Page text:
Franck Groeneweg fulfilled a lifelong dream with his purchase of Wheat Montana, a 6,900-acre working farm near Three Forks.
"This was a dream of mine, to own a beautiful piece of land all in one block," he said.
Groeneweg grew up on a 500-acre farm 80 miles south of Paris, France. He said that as a boy he used to peruse John Deere brochures, imagining running the big green machines across huge outdoor spaces to plant, harvest and make his living.
When he was 17, he got the chance to live the dream in one of the American bastions of agriculture. The short time he spent working for relatives on a farm in a little town in the middle of Iowa cemented the idea that farming was his calling.
Groeneweg remembered looking for farms in the Great White North in 2001 and realizing buying one in Canada was a possibility.
So, he did.
After years of importing tractor parts, selling grain-burning stoves and raising wheat, Groeneweg finally had a farm of his own. But he was still looking for something like what Wheat Montana had to offer: a block of land that was all his own where he could use some of his ideas about "regenerative farming" to raise good food.
"I want to use all the tools in the toolbox," of both organic and conventional farming, Groeneweg said. "Otherwise, it's limiting."
"I want to make better crops that are more nutritious and that also have the advantages of affordability," he said.
Groeneweg also wants to make sure he's taking full advantage of the moisture that falls on the farm.
"There has to be a balance of soil life here," he said. "It's all connected."
The story of Wheat Montana's prior owner Dean Folkvord starts closer to home. From Helena, Folkvord's family went from owning no acreage to 15,000 acres of dryland in a generation.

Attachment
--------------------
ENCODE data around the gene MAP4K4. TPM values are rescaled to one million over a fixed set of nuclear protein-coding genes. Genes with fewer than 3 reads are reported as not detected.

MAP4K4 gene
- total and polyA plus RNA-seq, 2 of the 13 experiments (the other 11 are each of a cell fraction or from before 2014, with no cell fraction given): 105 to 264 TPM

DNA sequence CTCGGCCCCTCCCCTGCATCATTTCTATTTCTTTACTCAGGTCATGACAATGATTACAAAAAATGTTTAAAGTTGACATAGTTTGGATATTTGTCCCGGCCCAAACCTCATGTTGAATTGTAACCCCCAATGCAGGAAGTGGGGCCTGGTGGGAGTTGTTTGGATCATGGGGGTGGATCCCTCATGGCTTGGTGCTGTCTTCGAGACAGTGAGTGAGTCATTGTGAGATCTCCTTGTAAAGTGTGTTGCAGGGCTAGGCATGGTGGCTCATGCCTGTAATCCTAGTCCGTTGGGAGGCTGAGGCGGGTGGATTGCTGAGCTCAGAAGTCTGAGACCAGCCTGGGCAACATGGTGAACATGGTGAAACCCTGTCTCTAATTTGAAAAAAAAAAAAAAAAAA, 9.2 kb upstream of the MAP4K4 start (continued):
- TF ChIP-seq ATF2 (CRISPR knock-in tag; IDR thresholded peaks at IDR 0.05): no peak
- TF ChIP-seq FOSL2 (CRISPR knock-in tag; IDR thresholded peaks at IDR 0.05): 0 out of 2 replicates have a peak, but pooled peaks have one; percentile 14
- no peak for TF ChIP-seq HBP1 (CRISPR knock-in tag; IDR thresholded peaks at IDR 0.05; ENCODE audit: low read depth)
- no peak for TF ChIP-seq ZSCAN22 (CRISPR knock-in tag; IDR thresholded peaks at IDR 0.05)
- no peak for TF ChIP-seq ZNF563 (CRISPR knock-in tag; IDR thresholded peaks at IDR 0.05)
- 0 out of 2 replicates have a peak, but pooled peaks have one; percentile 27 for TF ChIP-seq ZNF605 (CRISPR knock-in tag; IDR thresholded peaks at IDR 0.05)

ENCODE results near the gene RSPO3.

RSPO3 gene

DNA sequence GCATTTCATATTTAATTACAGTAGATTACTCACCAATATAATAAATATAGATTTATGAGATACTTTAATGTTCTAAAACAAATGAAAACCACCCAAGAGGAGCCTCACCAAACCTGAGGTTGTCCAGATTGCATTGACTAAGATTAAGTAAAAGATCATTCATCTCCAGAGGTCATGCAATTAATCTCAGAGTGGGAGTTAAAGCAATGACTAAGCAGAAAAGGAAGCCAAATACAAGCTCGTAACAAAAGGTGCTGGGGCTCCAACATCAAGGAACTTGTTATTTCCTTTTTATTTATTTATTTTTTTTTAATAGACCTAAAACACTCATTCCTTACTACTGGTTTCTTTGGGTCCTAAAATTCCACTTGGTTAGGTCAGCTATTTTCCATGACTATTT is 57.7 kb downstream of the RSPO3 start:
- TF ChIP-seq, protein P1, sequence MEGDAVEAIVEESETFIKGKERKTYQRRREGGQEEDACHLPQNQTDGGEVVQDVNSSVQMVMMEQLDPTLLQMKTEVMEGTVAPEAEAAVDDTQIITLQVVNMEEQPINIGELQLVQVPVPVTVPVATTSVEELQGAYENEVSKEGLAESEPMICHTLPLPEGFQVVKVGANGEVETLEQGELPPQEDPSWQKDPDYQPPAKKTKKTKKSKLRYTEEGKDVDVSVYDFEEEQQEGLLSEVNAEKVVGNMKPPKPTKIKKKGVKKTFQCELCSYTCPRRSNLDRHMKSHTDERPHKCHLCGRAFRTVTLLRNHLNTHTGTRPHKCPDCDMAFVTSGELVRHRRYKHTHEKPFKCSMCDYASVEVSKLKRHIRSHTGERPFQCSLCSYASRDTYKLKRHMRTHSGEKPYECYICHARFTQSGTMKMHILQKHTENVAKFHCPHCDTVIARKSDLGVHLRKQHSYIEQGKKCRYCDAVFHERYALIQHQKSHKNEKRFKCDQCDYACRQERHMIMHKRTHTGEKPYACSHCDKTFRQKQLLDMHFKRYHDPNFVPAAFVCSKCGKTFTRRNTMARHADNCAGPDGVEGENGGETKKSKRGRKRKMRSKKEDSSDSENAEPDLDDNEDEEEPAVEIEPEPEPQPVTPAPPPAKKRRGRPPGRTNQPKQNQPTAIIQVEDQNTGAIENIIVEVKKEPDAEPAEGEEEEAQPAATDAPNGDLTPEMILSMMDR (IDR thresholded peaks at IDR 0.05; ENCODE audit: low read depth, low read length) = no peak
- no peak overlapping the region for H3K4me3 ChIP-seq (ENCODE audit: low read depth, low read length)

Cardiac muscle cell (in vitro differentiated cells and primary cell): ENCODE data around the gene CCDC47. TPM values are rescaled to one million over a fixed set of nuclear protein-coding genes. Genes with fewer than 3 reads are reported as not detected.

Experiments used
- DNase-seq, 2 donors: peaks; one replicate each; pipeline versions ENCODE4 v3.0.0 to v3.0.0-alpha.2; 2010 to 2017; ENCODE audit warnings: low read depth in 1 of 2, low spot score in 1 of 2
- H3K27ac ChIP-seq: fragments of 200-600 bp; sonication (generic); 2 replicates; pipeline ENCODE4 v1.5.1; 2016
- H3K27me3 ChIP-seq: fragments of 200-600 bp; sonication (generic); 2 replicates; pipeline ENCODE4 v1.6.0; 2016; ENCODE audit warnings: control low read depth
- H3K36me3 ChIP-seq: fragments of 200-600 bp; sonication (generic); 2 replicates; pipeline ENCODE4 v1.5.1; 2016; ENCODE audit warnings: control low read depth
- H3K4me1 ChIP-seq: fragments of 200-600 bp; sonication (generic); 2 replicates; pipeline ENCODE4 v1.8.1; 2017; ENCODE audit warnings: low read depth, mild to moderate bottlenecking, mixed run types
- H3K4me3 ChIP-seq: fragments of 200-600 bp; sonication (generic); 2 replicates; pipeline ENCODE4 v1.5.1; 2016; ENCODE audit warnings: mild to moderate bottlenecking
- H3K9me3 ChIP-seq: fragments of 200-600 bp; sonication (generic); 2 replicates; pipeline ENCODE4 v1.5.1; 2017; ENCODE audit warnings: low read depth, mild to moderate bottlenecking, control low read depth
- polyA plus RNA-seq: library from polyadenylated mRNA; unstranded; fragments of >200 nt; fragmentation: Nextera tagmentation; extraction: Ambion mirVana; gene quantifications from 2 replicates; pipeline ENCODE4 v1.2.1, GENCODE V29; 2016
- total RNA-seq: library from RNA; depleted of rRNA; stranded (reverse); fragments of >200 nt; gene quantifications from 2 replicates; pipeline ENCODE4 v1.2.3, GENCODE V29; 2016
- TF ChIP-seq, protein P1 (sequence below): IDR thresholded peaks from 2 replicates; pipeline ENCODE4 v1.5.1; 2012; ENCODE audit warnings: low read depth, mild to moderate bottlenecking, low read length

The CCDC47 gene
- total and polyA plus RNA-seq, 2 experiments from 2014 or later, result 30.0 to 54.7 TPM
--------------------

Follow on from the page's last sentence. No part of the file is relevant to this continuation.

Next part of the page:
Folkvord said his father asked him if he wanted to be in agriculture when he was 15 years old, and his response was an instant "yes."
Folkvord and his family ran the Wheat Montana farm from 1978-2018.
His business model was inspired by a gift shop filled with pineapple-related products as he and his wife toured a pineapple plantation in Hawaii.
"We looked at each other and said, 'We can do this,'" he said.
After selling Wheat Montana's mills and bakeries in 2015, Folkvord began looking for a way out.
When he met Groeneweg, Folkvord felt an instant connection and thought this could be the person to keep the farm alive.
"A family operation is not common," Folkvord said while sitting in Wheat Montana's famed Three Forks deli. "Franck brought that to the table."
Wheat Montana's farm is on a conservation easement, real estate agent Jim Toth said, so turning the farm into a development was never an option. Toth was the person who brought Folkvord and Groeneweg together.
"Dean's an entrepreneurial farmer," Toth said.
When Folkvord met Groeneweg and the two began talking, Groeneweg's new ideas were a selling point.
"This guy's got some great ideas," Folkvord said.
Folkvord's children were not as interested in farming as he was. They are, however, business people like their father and interested in running properties such as hotels, bars and restaurants.
"It's hard to get out of agriculture and to pass it on to someone else," Folkvord said about the farm. "It's the hard part of leaving dryland because you used to think if you're in it, you're in it until you die at that place."
But Folkvord said he also realized "you don't have to do the same thing forever."
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